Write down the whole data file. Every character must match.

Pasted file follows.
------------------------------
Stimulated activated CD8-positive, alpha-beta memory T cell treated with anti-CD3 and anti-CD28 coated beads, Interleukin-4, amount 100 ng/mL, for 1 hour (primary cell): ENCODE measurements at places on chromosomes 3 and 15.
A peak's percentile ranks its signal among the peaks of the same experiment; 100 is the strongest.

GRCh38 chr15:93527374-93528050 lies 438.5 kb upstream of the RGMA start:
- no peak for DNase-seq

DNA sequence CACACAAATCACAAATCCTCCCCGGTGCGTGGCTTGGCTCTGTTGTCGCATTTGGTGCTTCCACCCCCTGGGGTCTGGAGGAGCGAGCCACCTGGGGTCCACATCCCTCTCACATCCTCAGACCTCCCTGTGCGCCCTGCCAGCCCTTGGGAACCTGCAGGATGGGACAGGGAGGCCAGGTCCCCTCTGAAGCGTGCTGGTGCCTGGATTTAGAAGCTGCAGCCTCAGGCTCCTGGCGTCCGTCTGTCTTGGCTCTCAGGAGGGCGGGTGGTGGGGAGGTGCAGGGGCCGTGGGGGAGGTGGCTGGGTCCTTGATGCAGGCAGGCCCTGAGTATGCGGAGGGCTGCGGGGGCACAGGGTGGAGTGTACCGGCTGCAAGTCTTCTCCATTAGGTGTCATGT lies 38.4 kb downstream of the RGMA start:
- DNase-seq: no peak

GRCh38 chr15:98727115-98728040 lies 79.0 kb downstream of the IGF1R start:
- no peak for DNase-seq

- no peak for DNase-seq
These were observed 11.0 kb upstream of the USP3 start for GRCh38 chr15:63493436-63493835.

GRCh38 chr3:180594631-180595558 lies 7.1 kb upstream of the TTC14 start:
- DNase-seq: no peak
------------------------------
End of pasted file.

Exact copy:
Stimulated activated CD8-positive, alpha-beta memory T cell treated with anti-CD3 and anti-CD28 coated beads, Interleukin-4, amount 100 ng/mL, for 1 hour (primary cell): ENCODE measurements at places on chromosomes 3 and 15.
A peak's percentile ranks its signal among the peaks of the same experiment; 100 is the strongest.

GRCh38 chr15:93527374-93528050 lies 438.5 kb upstream of the RGMA start:
- no peak for DNase-seq

DNA sequence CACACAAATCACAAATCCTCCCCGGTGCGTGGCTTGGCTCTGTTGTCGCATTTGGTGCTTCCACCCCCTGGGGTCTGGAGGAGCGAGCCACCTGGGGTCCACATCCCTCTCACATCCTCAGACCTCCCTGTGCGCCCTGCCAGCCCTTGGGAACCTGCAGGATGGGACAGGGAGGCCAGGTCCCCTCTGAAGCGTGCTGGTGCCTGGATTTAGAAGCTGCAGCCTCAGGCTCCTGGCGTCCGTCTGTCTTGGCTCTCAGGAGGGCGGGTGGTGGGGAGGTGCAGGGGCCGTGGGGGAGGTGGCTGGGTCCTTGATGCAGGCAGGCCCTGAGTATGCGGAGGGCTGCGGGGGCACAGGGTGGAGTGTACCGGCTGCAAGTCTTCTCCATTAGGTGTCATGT lies 38.4 kb downstream of the RGMA start:
- DNase-seq: no peak

GRCh38 chr15:98727115-98728040 lies 79.0 kb downstream of the IGF1R start:
- no peak for DNase-seq

- no peak for DNase-seq
These were observed 11.0 kb upstream of the USP3 start for GRCh38 chr15:63493436-63493835.

GRCh38 chr3:180594631-180595558 lies 7.1 kb upstream of the TTC14 start:
- DNase-seq: no peak